Verona’s Heroes Come Alive Again On Memorial Day


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MemorialDay-SignsThey came to Bloomfield Avenue today to honor fathers, brothers, grand-uncles and friends from long ago. People that the rest of knew only–until today–as a list of names recited on Memorial Day.

But today, these heroes came alive again, as commemorative signs bearing their names were paraded down the avenue, many of them carried by their families and descendants. Others were carried by Boy Scouts, Cub Scouts, Daisies, Brownies and Girl Scouts, who once again also placed flags in their honor around Verona’s World War I monument.

This new take on Verona’s Memorial Day parade was brought about by several years of research by Rob Caruso, a relatively recent resident of Verona. He has compiled histories on the life and death of the Veronans who died in service to their country and you can read more about any of the names you see in the video on his“Verona Heroes” website.

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Virginia Citrano
Virginia Citrano
Virginia Citrano grew up in Verona. She moved away to write and edit for The Wall Street Journal’s European edition, Institutional Investor, Crain’s New York Business and Since returning to Verona, she has volunteered for school, civic and religious groups, served nine years on the Verona Environmental Commission and is now part of Sustainable Verona. She co-founded MyVeronaNJ in 2009. You can reach Virginia at [email protected]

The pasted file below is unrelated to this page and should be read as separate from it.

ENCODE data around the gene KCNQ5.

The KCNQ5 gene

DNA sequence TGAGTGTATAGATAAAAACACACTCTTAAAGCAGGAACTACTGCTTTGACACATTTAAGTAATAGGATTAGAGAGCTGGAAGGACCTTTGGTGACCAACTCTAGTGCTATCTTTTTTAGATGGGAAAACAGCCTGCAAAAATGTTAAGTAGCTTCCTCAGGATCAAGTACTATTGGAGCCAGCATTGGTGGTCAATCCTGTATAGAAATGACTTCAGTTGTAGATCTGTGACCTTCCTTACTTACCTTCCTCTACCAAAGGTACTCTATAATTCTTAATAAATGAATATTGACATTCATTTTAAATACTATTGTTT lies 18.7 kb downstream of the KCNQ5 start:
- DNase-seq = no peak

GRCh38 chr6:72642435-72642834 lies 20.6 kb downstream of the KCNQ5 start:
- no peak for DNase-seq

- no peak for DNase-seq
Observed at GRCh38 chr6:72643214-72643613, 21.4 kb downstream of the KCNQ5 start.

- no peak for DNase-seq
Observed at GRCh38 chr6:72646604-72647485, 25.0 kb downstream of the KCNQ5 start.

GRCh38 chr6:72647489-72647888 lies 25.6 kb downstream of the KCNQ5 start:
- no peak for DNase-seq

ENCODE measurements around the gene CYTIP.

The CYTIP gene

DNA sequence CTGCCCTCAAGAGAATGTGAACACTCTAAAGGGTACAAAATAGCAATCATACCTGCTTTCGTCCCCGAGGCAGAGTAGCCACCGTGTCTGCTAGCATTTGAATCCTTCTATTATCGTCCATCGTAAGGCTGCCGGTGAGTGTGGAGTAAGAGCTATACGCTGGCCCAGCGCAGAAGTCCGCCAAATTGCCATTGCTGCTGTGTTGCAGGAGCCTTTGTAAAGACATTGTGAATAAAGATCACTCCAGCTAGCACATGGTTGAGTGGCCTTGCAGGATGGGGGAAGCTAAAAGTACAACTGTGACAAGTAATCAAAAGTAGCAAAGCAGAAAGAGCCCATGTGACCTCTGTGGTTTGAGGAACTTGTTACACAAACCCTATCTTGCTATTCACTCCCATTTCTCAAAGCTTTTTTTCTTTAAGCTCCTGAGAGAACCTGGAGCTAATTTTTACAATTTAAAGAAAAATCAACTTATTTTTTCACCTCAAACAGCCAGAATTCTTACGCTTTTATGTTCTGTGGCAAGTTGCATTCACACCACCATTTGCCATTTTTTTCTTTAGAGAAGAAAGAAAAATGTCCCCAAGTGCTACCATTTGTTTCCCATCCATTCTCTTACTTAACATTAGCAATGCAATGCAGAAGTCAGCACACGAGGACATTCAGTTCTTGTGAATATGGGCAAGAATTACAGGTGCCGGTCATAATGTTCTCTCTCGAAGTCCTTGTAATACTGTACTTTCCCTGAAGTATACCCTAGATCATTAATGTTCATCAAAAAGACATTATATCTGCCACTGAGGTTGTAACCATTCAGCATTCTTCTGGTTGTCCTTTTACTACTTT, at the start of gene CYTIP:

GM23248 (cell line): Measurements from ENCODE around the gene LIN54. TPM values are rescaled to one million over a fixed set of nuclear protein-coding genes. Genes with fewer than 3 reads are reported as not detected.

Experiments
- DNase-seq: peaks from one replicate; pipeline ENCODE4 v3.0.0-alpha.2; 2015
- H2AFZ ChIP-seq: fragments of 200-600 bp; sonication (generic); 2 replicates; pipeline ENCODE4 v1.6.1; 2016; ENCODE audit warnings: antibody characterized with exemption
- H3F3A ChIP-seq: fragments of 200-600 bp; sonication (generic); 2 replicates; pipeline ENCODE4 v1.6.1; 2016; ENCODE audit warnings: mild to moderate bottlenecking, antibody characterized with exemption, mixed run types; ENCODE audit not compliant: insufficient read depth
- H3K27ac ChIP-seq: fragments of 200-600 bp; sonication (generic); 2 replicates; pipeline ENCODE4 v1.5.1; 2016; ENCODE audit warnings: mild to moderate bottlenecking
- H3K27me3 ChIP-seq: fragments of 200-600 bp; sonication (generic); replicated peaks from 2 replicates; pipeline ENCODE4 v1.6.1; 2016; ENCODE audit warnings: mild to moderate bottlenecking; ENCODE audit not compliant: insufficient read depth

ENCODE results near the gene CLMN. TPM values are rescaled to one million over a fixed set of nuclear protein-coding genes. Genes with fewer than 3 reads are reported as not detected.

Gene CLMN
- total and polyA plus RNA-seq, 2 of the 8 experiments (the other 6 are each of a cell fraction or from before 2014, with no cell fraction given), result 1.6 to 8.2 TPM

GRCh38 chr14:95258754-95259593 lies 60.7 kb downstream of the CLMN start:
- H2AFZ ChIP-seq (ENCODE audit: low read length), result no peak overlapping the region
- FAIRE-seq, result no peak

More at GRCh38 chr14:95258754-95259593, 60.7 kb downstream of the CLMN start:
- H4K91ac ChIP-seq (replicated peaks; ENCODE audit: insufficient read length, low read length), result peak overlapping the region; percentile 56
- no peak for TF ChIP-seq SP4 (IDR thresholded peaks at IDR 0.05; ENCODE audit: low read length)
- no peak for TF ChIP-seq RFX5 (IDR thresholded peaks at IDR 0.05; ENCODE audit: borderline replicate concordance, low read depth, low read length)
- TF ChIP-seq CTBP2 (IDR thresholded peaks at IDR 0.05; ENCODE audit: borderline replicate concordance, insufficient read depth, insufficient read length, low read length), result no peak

1. Many thanks to Rob Caruso for his dedication to honoring those who gave their lives in service to the USA. The dedication and presenting of the street signs made this a special Memorial Day tribute. Thanks also to all of the residents young and hold who came out to honor the memory of those who paid the ultimate sacrifice.

  2. I would like to inquire about getting a sign made to remember my uncle who served in WW2.
    He died in battle.
    My uncle and I are originally from Newark, N.J.
    I have resided in Verona for 20 years now.
    It would be great to keep his memory alive by hang a sign somewhere on my property.
    My nieces and nephew often ask me to tell them stories of uncle Ralphie.
    Gerard Russomano
    Proud American

  3. Thanks to Robert Caruso I learned of this honor to our Verona Heroes. I wish I could have been there and carried my brother EM2/C Arthur J. Anderson U.S. Navy WW2 street sign in my Navy uniform. The little brownie holding his sign was so sweet but probably did not know what it was all about. My brother was killed September 11, 1943 on the USS Savannah at Salerno, Italy and was buried off the coast of Malta. We had graduated from Verona High June 1941. Then came Pearl Harbor and he enlisted I joined on my 20th birthday in 1943. We received the telegram from the War Dept on his 22nd birthday Nov 5, 1943 when I was home on leave. I applaud Verona for doing this to honor our Verona Heroes. Helen


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